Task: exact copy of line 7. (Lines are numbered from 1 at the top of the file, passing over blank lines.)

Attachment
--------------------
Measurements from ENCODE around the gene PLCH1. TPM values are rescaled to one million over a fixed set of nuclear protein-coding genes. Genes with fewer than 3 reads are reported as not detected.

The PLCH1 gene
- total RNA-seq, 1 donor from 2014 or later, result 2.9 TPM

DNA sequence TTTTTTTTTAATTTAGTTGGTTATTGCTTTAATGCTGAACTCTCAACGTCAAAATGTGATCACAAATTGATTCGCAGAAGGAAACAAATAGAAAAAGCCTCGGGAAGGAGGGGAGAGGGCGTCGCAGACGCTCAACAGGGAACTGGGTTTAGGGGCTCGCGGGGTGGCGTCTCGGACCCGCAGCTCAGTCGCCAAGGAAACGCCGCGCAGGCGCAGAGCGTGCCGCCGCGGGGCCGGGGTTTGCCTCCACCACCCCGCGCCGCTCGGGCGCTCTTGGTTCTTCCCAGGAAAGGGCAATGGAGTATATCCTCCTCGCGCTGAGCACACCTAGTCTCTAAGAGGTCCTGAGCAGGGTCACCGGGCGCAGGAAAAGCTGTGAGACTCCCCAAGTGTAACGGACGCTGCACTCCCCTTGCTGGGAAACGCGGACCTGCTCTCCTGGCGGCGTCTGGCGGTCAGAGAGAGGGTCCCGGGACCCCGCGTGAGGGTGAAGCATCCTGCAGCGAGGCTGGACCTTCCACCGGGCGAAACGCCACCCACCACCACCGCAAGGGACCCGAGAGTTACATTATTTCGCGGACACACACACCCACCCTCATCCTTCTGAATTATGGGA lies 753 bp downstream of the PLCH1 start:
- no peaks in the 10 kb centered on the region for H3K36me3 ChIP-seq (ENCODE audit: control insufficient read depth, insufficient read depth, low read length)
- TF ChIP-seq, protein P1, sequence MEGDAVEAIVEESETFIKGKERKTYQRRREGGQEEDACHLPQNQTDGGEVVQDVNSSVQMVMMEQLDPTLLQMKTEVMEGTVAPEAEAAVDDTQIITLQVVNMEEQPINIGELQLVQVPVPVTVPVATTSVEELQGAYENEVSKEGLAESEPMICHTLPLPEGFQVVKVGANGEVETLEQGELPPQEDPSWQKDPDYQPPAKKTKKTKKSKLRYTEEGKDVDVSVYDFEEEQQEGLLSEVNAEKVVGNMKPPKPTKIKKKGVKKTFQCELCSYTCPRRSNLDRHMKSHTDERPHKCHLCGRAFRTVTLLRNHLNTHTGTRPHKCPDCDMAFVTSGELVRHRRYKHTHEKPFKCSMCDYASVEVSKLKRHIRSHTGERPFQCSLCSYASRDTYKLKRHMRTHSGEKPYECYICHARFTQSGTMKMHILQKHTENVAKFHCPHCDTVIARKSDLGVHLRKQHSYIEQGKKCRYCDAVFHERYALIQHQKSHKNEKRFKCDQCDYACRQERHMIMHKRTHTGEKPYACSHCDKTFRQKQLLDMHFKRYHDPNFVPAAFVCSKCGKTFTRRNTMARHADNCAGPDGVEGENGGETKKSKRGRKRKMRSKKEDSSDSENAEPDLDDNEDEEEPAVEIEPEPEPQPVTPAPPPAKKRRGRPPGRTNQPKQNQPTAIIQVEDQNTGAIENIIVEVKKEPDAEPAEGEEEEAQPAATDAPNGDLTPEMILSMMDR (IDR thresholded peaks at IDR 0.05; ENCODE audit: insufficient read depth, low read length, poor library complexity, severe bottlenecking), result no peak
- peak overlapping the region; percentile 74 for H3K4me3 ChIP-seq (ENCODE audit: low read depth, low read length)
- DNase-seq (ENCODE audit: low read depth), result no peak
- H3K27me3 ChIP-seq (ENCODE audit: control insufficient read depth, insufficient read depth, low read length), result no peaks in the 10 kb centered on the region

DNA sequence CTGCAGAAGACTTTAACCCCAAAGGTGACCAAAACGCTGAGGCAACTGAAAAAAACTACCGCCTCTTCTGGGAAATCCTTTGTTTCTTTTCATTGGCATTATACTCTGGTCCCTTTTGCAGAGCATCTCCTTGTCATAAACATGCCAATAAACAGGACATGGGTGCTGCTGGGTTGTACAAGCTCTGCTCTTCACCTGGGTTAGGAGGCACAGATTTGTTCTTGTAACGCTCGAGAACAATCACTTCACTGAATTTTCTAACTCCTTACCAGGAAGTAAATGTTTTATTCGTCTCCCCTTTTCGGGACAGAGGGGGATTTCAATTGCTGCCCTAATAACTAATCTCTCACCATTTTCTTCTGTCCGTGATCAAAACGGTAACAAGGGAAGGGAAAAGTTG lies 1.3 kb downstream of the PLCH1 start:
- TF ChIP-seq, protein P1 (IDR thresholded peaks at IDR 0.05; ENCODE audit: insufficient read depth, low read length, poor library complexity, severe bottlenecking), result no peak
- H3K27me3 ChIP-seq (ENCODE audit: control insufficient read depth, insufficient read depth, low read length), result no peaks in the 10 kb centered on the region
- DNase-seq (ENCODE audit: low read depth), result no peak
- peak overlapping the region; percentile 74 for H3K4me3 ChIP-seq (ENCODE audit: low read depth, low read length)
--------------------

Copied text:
- peak overlapping the region; percentile 74 for H3K4me3 ChIP-seq (ENCODE audit: low read depth, low read length)